Let’s get one thing out of the way. This frozen yogurt is not the soft, swirled, birthday cake-flavored frozen yogurt that you mound with mochi, leaving a mochi trail on your walk to the register.
This is yogurt, frozen—unchurned, unfazed, ready to exceed all your expectations.
A couple of summers ago, Deb Perelman of Smitten Kitchen wondered why breakfast popsicles aren’t a thing and I still haven’t thought of a good answer except: They should be! She takes Greek yogurt, adds simple syrup, then swirls the mixture with jammy blackberries in popsicle molds. No machine necessary. Even the molds can be replaced with paper cups.
That simple syrup, though? I couldn’t help but wonder if we could do without. But it’s complicated.
Sugar isn’t just for sweetness—it’s also for consistency. When making a frozen, dairy-based dessert, there are a couple ways to disrupt the ice crystals to create a creamy texture. One is to churn, which incorporates air. Another is to add sugar, which, when dissolved, convinces some of the water molecules to resist freezing.
I tested two unsweetened frozen yogurt pops—nonfat and full-fat—to get a sense of the icy spectrum. The former was icy as heck. But the latter was surprisingly creamy—and tart enough for me to call breakfast, with no added sugar. Instead of disrupting the ice crystals, you'll lower the number of them by using strained, full-fat yogurt. Fat will make the frozen yogurt smoother and creamier, and less water means fewer ice crystals. (While sweetened yogurt will be creamier, the unsweetened version works, too!)
Attack the lists below in the same way you would a froyo toppings bar—mixing and matching and taking none of it too seriously—for breakfast, dessert, or, you know, summer. I'll walk you through...
- Add at least one of the variations: 1) a sweetener, 2) a mix-in, 3) a layer, or 4) a coat. (If you’re feeling crazy, add all of them!)
- Mix the yogurt with a sweetener and/or mix-in. Drop a dollop of yogurt (a tablespoon-sized cookie scoop works well here) in the bottom of a small paper cup. Add a thin amount of your layer, followed by another dollop of yogurt. Repeat until you fill the cup. Freeze for about 30 minutes, until you can lodge a wooden popsicle stick in the center. Continue to freeze until completely frozen, at least 2 hours. When you’re ready to eat, snip the side of the cup with scissors and peel the paper away.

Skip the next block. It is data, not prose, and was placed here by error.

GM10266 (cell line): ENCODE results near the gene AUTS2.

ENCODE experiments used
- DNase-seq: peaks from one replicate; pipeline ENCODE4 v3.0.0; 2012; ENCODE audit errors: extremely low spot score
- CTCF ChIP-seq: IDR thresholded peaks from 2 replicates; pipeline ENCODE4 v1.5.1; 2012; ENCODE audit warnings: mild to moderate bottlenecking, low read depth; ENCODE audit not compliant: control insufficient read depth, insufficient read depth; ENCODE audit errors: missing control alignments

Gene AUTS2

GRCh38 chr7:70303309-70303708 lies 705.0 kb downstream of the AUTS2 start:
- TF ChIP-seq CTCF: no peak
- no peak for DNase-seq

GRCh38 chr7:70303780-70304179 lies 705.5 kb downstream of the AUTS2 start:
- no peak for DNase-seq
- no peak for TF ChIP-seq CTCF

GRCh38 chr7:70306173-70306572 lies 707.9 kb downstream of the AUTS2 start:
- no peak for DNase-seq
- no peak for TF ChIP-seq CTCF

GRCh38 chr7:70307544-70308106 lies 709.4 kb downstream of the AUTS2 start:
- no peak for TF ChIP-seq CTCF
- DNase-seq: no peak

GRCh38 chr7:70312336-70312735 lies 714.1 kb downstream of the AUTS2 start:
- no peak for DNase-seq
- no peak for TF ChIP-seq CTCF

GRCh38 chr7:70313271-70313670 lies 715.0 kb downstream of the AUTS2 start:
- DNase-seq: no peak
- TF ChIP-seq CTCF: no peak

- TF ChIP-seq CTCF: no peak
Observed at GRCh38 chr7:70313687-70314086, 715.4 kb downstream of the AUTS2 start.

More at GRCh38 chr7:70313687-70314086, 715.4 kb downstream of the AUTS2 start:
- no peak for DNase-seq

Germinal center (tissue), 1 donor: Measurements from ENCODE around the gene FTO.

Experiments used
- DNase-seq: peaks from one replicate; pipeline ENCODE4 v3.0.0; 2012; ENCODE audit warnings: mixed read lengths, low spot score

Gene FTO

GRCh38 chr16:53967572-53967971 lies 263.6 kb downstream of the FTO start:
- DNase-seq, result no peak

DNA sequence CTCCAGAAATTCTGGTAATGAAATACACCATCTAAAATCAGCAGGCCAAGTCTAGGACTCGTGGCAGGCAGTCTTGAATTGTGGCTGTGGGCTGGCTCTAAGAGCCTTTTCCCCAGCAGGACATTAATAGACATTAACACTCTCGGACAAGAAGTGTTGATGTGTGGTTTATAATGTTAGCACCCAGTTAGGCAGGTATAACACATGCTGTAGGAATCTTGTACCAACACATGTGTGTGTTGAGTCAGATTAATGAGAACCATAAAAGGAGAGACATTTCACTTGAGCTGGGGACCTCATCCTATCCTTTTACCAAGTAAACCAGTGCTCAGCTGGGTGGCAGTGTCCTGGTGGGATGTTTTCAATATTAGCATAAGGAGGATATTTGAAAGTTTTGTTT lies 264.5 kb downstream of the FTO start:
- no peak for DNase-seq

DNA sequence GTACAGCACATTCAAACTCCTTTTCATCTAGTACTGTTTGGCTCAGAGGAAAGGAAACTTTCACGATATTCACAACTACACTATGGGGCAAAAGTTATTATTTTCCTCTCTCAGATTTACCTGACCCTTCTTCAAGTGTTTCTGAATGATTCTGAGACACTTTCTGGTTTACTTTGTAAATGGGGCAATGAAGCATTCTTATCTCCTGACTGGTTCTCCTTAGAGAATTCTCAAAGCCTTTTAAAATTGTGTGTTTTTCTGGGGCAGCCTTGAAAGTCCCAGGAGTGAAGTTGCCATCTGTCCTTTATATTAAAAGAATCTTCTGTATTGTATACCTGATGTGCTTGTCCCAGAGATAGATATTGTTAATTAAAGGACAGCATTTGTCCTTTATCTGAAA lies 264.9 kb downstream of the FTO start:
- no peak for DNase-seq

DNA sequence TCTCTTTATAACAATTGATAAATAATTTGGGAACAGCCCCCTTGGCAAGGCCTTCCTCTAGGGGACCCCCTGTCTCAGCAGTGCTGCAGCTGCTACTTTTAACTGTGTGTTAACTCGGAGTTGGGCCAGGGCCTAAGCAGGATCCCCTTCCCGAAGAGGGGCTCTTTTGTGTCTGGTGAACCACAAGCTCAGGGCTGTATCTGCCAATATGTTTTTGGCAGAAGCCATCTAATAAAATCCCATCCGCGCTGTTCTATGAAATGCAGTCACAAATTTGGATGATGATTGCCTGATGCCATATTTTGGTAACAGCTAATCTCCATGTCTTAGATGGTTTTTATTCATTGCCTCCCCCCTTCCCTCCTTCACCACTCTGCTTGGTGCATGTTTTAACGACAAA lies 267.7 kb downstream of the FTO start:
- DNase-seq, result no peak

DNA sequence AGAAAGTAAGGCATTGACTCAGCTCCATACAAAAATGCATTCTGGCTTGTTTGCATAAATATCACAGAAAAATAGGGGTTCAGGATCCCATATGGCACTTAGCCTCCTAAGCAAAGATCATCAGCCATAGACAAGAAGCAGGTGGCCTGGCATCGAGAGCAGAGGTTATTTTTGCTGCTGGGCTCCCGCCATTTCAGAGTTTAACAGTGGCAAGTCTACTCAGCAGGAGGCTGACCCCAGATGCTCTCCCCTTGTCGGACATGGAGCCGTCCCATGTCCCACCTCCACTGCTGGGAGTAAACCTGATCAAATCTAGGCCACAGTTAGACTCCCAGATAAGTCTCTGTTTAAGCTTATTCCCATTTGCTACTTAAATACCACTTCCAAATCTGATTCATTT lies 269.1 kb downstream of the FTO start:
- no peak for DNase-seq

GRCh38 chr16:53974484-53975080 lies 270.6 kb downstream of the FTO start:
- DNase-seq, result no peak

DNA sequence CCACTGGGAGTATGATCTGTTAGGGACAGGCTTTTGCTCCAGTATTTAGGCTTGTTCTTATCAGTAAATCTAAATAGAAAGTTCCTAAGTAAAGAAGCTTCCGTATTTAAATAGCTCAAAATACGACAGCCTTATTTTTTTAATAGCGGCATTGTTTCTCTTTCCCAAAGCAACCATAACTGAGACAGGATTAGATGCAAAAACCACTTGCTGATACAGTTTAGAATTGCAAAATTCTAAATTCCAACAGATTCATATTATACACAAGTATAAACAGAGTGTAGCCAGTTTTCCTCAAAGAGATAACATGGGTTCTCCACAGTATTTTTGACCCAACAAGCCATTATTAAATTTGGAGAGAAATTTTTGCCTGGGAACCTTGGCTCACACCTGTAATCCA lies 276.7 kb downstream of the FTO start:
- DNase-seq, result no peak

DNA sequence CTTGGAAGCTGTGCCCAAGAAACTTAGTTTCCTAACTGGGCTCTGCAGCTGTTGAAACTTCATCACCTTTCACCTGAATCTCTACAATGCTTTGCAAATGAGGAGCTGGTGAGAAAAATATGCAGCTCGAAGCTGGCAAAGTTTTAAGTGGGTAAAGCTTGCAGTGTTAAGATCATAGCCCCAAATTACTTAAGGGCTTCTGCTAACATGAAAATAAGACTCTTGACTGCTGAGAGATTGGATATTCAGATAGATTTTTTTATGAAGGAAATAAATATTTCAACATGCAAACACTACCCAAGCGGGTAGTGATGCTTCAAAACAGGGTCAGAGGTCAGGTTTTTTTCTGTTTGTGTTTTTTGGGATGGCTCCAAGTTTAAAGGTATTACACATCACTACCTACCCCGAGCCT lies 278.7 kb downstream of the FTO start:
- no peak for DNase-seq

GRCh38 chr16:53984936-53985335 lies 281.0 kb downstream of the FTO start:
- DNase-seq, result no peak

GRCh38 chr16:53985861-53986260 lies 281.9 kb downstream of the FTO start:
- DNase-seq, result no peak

- Pour the coat on a plate and gently roll around the yogurt pop. Eat! Preferably in the sunshine.
- 3/4 cup plain, whole-milk Greek yogurt will yield about 3 pops, depending your variation.
For every 3/4 cup Greek yogurt, choose...
- 1/4 cup simple syrup (click the recipe below for instructions on how to make and customize simple syrup)
- 1/4 cup maple syrup
- 1/4 cup honey
- 1/4 cup citrus syrup
- 1/4 cup herbal syrup
- 1/4 cup coffee or tea syrup
- 1/4 cup ginger syrup
- 1/4 cup fruit purée
- 1/4 cup jam or citrus curd
- 2 tablespoons cocoa or matcha powder
- 1/4 cup nut or seed butter, like peanut, almond, or tahini (choose something runny, so that you can fully mix it into the yogurt without leaving pockets)
- 3/4 teaspoon vanilla or almond extract
- 1/4 cup Grape Nuts or other crunchy cereal
- 1 tablespoon bourbon or rum
- Fruit purée
- Cracker or cookie crumbs
- Chocolate sauce
- Nut or seed butter, like peanut, almond, or tahini
- Chocolate or candy bar chunks
- Toasted oats
- Cracker or cookie crumbs
- Toasted, chopped nuts or seeds
- Toasted wheat germ
- Toasted coconut flakes
- Melted chocolate (to drizzle or dunk)
- Crushed cereal
- Honey layer + toasted wheat germ coat
- Maple syrup sweetener + Grape Nuts mix-in
- Honey sweetener + almond butter mix-in + blackberry jam layers + graham cracker coat (pictured rightmost above)
- Coffee sweetener + tahini mix-in + toasted sesame seed coat
- Green tea syrup sweetener + matcha mix-in + raspberry jam layer + granola layer (pictured above, second from right)
- Simple syrup sweetener + almond butter mix-in + chocolate sauce layers + toasted coconut coat
- Coffee syrup sweetener + cocoa powder mix-in + crushed pretzel coat (pictured above, second from left)
- Lemon syrup sweetener + lemon curd mix-in + graham cracker layers
- Simple syrup sweetener + bourbon mix-in + Nilla wafers layers + rainbow sprinkle coat
- Ginger syrup sweetener + raspberry purée mix-in + white chocolate chunk layers + white chocolate drizzle (pictured above, leftmost)
If you'd rather follow a recipe than make it up as you go, we've got a few more frozen pops you can call breakfast (or dessert):
Okay but back to the froyo-froyo: What are your favorite toppings? Mochi? Almond roca? Tell us in the comments below.